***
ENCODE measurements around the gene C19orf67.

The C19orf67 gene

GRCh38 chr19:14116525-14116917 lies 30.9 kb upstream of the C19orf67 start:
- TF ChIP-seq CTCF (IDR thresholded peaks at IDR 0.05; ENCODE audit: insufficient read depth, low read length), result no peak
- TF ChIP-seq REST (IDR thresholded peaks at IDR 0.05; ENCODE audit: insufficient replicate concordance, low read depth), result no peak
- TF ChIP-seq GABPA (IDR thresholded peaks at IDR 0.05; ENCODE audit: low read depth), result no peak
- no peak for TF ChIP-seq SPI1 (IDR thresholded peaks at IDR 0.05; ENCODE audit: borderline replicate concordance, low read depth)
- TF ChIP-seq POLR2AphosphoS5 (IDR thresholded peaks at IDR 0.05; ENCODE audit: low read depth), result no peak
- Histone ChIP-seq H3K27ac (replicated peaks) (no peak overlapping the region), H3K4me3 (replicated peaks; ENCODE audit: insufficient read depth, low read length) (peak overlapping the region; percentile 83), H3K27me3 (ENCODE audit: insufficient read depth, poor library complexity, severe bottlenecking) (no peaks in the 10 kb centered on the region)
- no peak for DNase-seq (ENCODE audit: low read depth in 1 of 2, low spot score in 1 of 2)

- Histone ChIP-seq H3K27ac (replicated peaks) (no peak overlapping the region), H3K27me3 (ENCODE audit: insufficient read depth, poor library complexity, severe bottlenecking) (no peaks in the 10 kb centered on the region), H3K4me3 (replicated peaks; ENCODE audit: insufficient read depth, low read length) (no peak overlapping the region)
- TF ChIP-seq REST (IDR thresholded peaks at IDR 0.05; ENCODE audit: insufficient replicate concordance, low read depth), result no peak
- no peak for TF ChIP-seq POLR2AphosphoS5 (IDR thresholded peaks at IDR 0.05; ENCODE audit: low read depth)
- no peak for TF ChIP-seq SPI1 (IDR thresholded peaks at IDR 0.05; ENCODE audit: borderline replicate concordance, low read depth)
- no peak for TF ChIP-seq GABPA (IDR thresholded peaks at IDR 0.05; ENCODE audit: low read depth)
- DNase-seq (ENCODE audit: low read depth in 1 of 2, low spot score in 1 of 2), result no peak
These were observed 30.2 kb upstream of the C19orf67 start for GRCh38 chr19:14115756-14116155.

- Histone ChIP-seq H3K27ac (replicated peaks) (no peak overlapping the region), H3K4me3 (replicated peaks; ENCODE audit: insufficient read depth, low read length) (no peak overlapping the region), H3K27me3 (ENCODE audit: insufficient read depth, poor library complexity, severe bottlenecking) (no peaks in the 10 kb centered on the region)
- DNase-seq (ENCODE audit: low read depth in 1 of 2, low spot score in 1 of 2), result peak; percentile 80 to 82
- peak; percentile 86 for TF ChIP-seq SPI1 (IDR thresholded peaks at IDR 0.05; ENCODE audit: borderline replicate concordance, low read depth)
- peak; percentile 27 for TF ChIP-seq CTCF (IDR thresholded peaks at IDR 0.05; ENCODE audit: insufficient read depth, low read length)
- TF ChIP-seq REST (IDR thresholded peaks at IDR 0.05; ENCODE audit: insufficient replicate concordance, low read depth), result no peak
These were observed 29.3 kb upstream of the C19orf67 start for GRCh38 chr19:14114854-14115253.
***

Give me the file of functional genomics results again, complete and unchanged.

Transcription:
ENCODE measurements around the gene C19orf67.

The C19orf67 gene

GRCh38 chr19:14116525-14116917 lies 30.9 kb upstream of the C19orf67 start:
- TF ChIP-seq CTCF (IDR thresholded peaks at IDR 0.05; ENCODE audit: insufficient read depth, low read length), result no peak
- TF ChIP-seq REST (IDR thresholded peaks at IDR 0.05; ENCODE audit: insufficient replicate concordance, low read depth), result no peak
- TF ChIP-seq GABPA (IDR thresholded peaks at IDR 0.05; ENCODE audit: low read depth), result no peak
- no peak for TF ChIP-seq SPI1 (IDR thresholded peaks at IDR 0.05; ENCODE audit: borderline replicate concordance, low read depth)
- TF ChIP-seq POLR2AphosphoS5 (IDR thresholded peaks at IDR 0.05; ENCODE audit: low read depth), result no peak
- Histone ChIP-seq H3K27ac (replicated peaks) (no peak overlapping the region), H3K4me3 (replicated peaks; ENCODE audit: insufficient read depth, low read length) (peak overlapping the region; percentile 83), H3K27me3 (ENCODE audit: insufficient read depth, poor library complexity, severe bottlenecking) (no peaks in the 10 kb centered on the region)
- no peak for DNase-seq (ENCODE audit: low read depth in 1 of 2, low spot score in 1 of 2)

- Histone ChIP-seq H3K27ac (replicated peaks) (no peak overlapping the region), H3K27me3 (ENCODE audit: insufficient read depth, poor library complexity, severe bottlenecking) (no peaks in the 10 kb centered on the region), H3K4me3 (replicated peaks; ENCODE audit: insufficient read depth, low read length) (no peak overlapping the region)
- TF ChIP-seq REST (IDR thresholded peaks at IDR 0.05; ENCODE audit: insufficient replicate concordance, low read depth), result no peak
- no peak for TF ChIP-seq POLR2AphosphoS5 (IDR thresholded peaks at IDR 0.05; ENCODE audit: low read depth)
- no peak for TF ChIP-seq SPI1 (IDR thresholded peaks at IDR 0.05; ENCODE audit: borderline replicate concordance, low read depth)
- no peak for TF ChIP-seq GABPA (IDR thresholded peaks at IDR 0.05; ENCODE audit: low read depth)
- DNase-seq (ENCODE audit: low read depth in 1 of 2, low spot score in 1 of 2), result no peak
These were observed 30.2 kb upstream of the C19orf67 start for GRCh38 chr19:14115756-14116155.

- Histone ChIP-seq H3K27ac (replicated peaks) (no peak overlapping the region), H3K4me3 (replicated peaks; ENCODE audit: insufficient read depth, low read length) (no peak overlapping the region), H3K27me3 (ENCODE audit: insufficient read depth, poor library complexity, severe bottlenecking) (no peaks in the 10 kb centered on the region)
- DNase-seq (ENCODE audit: low read depth in 1 of 2, low spot score in 1 of 2), result peak; percentile 80 to 82
- peak; percentile 86 for TF ChIP-seq SPI1 (IDR thresholded peaks at IDR 0.05; ENCODE audit: borderline replicate concordance, low read depth)
- peak; percentile 27 for TF ChIP-seq CTCF (IDR thresholded peaks at IDR 0.05; ENCODE audit: insufficient read depth, low read length)
- TF ChIP-seq REST (IDR thresholded peaks at IDR 0.05; ENCODE audit: insufficient replicate concordance, low read depth), result no peak
These were observed 29.3 kb upstream of the C19orf67 start for GRCh38 chr19:14114854-14115253.